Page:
Yoana Cholteeva (YC): What was the inspiration to begin a hydrogen initiative at Panasonic?

Max Fujita (MF): Originally, this idea came on request from the Japanese government, at the time no one talked about a hydrogen society and the government thought about ways to utilise clean technology. So, in 1999 Panasonic started research and development with some funding from the Japanese government. With this technology we had to use natural gas as a primary energy and we took on the hydrogen initiative.

YC: As part of this initiative  you are trying to achieve a hydrogen society by 2030. Could you tell me why this is so important within that timeframe?

MF: In different European countries, different governments try to reduce emissions according to the Paris protocol. And so, in comparison, for example, in the regular gas burning type of heating and electricity generating industry a household of four people would save per year 1.3 tons, so if you imagine a football stadium being a forest, half of the football stadium can be saved per year as a forest in terms of carbon emissions by just using fuel cells instead of gas heating.

For our primary energy we still use natural gas, but with the upcoming introduction of the pure hydrogen cell, people will be able to mainly rely on hydrogen in the future.

YC: What are the main benefits of hydrogen?

MF: Hydrogens’ benefits are recognised not only in Europe, but worldwide as well, every country focussed on the carbon society is interested in how to produce clean electric power and that’s why many countries invest a lot in renewable electric power.

Ultimately, hydrogen is obtained in splitting up water into hydrogen and oxygen. You can also use that here around the UK as there’s lots of offshore wind, but then sometimes you have too much wind and sometimes you have no wind. This is where you have extra energy that usually costs the electricity company to put it away in order not to collapse into hydrogen. In this case, they use the hydrogen when there’s no wind and have this kind of stable and actually very cost effective way of balancing supply instead of using lithium ion batteries. You can also utilise this type of energy to balance the grid in case of shortage.

YC: Are there any disadvantages to using hydrogen, for example its storage cost?

MF: So we didn’t forecast for this when we started the initiative because we are an end point hardware industry and the production, storage, and distribution was a city, government and energy suppliers’ responsibility.

In the UK we participate in a project discussion about a Scotland project in the city of Aberdeen and they consider using green hydrogen alongside an offshore wind turbine.

Today when you pump water up a hill using surplus energy, and then let it run down through the turbines and then generate the energy, what you do with that kind of energy is similar to the offshore wind where you can have split water, into h2 for the hydrogen to be used, and let the oxygen go. So this is kind of similar effort, by the time you use the surplus energy, you store it in and you use it up. And we also talk a lot about the decentralised approach versus the centralised approach. Of course, this also adds a lot of questions to the utility industry. So how much of the next hydrogen generation will be part of the centralised industry?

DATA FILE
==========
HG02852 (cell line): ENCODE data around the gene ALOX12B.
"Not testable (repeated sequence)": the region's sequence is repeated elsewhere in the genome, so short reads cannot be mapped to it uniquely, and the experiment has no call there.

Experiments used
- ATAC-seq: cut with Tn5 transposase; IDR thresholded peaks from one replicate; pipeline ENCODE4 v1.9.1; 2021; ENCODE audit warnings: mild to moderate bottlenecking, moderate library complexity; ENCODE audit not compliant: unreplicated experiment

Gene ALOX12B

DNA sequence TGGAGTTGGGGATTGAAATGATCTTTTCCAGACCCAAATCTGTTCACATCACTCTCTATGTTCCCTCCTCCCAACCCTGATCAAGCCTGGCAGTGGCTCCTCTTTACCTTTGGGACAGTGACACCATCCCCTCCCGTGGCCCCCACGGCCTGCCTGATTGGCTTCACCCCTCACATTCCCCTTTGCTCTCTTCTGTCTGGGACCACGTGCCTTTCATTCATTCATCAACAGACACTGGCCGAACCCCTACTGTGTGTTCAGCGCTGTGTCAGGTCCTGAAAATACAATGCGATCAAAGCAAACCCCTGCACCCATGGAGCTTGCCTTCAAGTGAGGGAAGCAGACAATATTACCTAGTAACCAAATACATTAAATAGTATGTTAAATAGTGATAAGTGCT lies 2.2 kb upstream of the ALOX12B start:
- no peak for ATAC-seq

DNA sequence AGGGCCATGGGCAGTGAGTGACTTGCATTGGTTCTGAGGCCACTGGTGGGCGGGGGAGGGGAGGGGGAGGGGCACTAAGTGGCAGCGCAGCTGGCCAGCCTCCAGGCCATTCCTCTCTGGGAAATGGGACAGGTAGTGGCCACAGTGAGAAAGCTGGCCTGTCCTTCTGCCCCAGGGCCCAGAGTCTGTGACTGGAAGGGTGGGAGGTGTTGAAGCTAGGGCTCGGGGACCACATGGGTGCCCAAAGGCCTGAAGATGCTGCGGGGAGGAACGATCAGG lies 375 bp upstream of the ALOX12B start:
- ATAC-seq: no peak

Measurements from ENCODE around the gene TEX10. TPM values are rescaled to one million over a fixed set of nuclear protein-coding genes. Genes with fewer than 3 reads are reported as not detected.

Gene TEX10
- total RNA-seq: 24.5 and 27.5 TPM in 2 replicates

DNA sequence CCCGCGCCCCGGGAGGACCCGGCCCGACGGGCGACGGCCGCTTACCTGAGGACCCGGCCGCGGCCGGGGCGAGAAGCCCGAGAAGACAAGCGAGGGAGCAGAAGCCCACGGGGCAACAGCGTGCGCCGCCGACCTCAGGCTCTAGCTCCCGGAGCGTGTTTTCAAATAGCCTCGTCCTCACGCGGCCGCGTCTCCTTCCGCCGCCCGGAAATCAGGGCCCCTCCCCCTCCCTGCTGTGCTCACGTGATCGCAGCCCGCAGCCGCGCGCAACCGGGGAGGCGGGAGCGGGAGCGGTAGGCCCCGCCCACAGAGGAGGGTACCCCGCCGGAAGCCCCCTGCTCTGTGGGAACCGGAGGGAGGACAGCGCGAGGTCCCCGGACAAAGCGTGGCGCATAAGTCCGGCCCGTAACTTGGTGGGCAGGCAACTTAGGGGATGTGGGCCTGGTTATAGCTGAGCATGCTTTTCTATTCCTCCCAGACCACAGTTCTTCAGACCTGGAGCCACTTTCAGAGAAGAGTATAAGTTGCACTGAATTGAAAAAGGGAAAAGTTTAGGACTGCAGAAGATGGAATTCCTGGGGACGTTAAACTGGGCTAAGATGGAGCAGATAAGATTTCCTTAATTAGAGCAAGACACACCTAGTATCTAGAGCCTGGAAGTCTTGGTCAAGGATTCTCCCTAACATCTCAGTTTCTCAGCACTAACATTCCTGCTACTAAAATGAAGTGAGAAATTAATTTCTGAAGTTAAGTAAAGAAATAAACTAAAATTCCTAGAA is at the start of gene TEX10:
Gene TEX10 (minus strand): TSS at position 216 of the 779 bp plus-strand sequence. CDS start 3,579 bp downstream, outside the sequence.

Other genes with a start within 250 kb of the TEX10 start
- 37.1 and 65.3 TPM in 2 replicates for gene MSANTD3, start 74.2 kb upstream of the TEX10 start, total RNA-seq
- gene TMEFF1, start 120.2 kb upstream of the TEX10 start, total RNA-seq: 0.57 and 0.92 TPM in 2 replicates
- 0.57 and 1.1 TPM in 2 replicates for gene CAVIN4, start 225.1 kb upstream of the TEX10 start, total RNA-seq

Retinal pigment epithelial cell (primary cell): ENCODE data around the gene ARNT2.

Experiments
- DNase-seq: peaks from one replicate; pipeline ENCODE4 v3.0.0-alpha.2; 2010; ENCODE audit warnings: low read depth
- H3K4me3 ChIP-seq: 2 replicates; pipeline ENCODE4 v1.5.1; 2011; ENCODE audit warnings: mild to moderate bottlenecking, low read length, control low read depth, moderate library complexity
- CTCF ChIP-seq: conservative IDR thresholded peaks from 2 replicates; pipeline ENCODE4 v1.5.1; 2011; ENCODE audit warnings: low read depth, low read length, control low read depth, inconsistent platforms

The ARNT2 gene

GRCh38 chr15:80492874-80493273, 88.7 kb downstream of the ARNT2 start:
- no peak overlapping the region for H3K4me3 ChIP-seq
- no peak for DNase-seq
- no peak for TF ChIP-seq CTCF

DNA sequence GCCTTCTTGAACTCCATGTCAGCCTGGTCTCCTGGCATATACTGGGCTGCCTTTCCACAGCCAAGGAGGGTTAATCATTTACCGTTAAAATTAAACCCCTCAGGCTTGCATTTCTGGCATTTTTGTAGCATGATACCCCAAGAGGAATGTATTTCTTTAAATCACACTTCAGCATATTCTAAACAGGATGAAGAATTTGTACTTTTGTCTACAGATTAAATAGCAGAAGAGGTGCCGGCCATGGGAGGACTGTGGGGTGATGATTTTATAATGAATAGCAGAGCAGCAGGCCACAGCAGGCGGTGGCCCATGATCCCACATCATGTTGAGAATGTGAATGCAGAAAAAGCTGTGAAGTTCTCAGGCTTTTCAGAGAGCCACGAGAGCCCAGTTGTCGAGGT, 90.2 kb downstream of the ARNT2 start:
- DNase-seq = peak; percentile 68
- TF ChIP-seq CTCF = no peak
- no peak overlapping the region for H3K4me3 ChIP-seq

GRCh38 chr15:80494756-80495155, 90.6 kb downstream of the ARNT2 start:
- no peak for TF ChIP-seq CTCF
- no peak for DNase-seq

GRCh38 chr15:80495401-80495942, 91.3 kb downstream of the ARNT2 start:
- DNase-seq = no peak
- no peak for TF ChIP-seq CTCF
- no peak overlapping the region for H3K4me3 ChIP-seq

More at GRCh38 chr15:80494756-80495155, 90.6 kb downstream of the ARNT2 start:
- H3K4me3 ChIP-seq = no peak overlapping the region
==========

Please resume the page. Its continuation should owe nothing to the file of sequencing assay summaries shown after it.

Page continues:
YC: You partnered with European manufacturer Viessmann to create fuel cell systems for the residential market, how do you benefit from this partnership?

MF: So, Panasonic has technology to make some fuel cell modules, but in Europe the heating demand in residential homes is rather high and Panasonic doesn’t produce its own boiler technology.

So in Europe we deliver the pure hydrogen fuel cell unit and our partner Viessman takes care of the boiler together with heating system as a package. So,  its a joint development offer to the end customer.

YC: Panasonic made household fuel cells commercially available for the Japanese market in 2009? Does the technology have the potential to spread to other countries?

MF: Yes, in 2009 we launched the first fuel self-heating system in Japanand from the very beginning we considered how to make an improvement and cost reduction and for example, every two years, we introduce a new promo which changes.

And in Europe together with Viessman once again we’ve introduced the fuel cell since 2014, starting from Germany and the UK. Currently, we are working with the Netherlands. Altogether, we’ve reached seven European countries so far and we believe there’s potential to spread to other countries in the following years.

YC: You are also planning to launch a Pure Hydrogen Fuel Cell in 2021, could you tell me a bit more about this project?

Junichi Suzuki (JS): Yes, we are starting next year in Tokyo for the national Paralympic games, we installed 30 kilowatt pure hydrogen fuel cell, and a five kilowatt ones in parallel connection for a public space to power something bigger like loudspeakers or announcements boards.

(Also) currently we are working in the UK and the city of Aberdeen as they are planning to start a hydrogen community by 2024-2025 and we aim to bring the pure hydrogen together with Viessman. The main challenge we’ve got is reinforcing robustness and longer lifetime, as well as bringing the cost down.

As Europe has a clear vision to decarbonise the environment, our mission is to contribute to this. And one debate is how to reduce the carbon emissions for the household heating system. There are several areas that we are currently working on and hydrogen is one of the most important things that can further contribute for the decarbonisation of European society. Therefore, we like to focus on this cooperation and in the upcoming years.